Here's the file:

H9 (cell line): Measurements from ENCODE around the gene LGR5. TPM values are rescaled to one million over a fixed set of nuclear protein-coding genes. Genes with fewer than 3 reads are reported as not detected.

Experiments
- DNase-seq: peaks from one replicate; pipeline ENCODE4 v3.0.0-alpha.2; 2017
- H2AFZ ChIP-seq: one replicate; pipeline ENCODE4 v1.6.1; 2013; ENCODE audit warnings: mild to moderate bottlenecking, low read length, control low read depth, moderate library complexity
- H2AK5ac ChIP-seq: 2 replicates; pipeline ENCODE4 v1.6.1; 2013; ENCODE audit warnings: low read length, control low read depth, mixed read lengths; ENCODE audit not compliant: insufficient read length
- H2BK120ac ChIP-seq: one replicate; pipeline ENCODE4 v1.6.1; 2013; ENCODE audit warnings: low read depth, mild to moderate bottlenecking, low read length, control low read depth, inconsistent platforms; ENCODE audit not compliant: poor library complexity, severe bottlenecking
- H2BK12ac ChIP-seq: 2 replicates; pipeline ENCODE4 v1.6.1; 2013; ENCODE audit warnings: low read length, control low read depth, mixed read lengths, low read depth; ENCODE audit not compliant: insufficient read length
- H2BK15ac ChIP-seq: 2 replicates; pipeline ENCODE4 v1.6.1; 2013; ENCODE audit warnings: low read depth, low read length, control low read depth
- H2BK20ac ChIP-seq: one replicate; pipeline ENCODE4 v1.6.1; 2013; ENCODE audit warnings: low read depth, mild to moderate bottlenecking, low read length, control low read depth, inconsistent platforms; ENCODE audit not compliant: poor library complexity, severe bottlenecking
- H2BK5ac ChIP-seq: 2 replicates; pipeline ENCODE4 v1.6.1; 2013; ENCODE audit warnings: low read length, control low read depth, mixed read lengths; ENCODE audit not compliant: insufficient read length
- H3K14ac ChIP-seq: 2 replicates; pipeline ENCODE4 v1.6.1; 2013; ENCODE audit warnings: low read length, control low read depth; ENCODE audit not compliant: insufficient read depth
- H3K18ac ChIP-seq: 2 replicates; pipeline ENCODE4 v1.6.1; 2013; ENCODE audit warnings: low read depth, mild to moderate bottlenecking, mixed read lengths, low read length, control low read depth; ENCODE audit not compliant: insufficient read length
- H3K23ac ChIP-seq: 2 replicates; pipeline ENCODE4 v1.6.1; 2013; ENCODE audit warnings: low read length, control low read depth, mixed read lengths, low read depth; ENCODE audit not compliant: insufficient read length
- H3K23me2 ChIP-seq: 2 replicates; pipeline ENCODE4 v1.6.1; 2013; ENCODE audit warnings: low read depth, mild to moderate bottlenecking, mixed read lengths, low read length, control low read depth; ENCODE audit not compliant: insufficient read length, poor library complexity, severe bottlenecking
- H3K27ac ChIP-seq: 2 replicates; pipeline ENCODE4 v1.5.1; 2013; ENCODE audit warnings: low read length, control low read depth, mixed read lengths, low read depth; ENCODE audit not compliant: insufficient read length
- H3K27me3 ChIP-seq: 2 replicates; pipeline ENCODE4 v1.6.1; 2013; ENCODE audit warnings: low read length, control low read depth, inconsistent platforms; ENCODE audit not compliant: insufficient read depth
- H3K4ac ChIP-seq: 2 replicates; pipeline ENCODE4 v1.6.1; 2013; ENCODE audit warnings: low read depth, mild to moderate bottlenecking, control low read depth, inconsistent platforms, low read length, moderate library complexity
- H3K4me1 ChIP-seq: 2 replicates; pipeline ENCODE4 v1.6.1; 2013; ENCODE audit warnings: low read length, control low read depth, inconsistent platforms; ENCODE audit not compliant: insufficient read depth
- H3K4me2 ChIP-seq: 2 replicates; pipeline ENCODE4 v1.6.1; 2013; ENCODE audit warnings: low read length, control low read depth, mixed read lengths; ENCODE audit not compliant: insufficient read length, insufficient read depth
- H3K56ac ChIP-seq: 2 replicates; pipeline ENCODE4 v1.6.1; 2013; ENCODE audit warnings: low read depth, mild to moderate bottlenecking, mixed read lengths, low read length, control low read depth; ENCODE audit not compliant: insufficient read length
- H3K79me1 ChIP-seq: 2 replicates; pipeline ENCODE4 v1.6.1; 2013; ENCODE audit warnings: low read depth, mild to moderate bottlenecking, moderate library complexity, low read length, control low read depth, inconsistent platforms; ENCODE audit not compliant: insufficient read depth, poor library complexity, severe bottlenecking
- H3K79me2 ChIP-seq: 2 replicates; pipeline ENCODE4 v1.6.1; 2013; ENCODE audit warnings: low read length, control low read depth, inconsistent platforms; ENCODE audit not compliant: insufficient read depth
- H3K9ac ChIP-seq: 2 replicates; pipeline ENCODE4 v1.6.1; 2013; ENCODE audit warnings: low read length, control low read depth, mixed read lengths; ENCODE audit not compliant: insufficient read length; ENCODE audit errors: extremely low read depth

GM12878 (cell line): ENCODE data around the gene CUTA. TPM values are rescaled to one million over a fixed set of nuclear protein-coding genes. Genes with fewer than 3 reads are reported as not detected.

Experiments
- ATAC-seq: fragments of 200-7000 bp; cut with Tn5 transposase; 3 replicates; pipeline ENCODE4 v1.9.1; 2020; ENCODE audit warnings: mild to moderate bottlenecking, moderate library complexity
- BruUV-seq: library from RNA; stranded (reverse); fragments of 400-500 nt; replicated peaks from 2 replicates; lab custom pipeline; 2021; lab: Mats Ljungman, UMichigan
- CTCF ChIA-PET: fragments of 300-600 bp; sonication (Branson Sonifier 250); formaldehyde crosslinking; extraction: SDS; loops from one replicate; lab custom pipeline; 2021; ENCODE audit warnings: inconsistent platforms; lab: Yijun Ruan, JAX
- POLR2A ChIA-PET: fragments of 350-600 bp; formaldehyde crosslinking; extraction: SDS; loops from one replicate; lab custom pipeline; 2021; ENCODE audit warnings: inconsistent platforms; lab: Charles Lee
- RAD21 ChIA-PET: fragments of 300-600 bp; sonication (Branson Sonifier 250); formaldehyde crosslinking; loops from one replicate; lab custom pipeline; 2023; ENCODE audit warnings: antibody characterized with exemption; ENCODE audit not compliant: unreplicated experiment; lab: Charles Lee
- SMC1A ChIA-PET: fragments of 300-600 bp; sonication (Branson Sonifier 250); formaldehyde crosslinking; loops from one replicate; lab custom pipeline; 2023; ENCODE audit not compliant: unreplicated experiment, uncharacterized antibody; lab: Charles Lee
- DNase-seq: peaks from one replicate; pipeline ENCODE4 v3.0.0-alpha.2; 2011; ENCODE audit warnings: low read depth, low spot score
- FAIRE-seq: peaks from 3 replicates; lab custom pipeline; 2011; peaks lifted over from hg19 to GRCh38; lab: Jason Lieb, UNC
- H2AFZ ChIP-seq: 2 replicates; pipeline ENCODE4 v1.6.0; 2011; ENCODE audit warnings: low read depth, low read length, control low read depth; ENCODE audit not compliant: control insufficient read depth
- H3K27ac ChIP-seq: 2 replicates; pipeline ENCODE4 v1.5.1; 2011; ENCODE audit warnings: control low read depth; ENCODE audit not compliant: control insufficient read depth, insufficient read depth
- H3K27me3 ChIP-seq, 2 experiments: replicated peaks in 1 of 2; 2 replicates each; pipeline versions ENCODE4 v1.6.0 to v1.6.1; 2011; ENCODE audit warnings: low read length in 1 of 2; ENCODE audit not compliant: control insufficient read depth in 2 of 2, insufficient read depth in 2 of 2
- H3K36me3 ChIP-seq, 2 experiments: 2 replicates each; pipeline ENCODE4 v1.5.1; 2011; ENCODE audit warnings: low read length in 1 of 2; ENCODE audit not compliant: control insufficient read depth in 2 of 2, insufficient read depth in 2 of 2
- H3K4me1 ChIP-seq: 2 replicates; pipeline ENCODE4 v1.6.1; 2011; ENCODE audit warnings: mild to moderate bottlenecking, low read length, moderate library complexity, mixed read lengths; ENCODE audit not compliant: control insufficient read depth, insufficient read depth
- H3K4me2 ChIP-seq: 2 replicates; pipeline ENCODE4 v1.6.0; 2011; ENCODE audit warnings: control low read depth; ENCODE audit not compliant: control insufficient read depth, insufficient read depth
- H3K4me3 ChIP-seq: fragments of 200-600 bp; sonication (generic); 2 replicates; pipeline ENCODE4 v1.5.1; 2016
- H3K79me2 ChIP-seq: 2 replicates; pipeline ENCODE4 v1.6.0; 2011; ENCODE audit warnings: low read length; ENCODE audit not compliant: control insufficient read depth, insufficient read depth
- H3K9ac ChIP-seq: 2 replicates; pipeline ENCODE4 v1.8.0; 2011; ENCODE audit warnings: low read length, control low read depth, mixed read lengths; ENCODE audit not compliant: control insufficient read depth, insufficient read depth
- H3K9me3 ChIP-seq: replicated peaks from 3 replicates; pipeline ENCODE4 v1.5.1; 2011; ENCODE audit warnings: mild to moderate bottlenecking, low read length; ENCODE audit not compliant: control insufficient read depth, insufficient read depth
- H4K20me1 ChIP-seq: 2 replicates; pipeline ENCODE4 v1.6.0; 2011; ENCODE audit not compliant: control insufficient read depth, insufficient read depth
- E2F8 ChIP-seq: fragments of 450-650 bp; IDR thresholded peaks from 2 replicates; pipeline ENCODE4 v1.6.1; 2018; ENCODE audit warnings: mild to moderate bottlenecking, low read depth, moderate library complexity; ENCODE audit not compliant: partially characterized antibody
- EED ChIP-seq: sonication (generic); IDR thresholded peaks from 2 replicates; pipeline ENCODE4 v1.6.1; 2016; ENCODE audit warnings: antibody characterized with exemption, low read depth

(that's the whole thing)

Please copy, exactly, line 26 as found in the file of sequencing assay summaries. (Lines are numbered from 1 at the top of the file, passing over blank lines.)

- ATAC-seq: fragments of 200-7000 bp; cut with Tn5 transposase; 3 replicates; pipeline ENCODE4 v1.9.1; 2020; ENCODE audit warnings: mild to moderate bottlenecking, moderate library complexity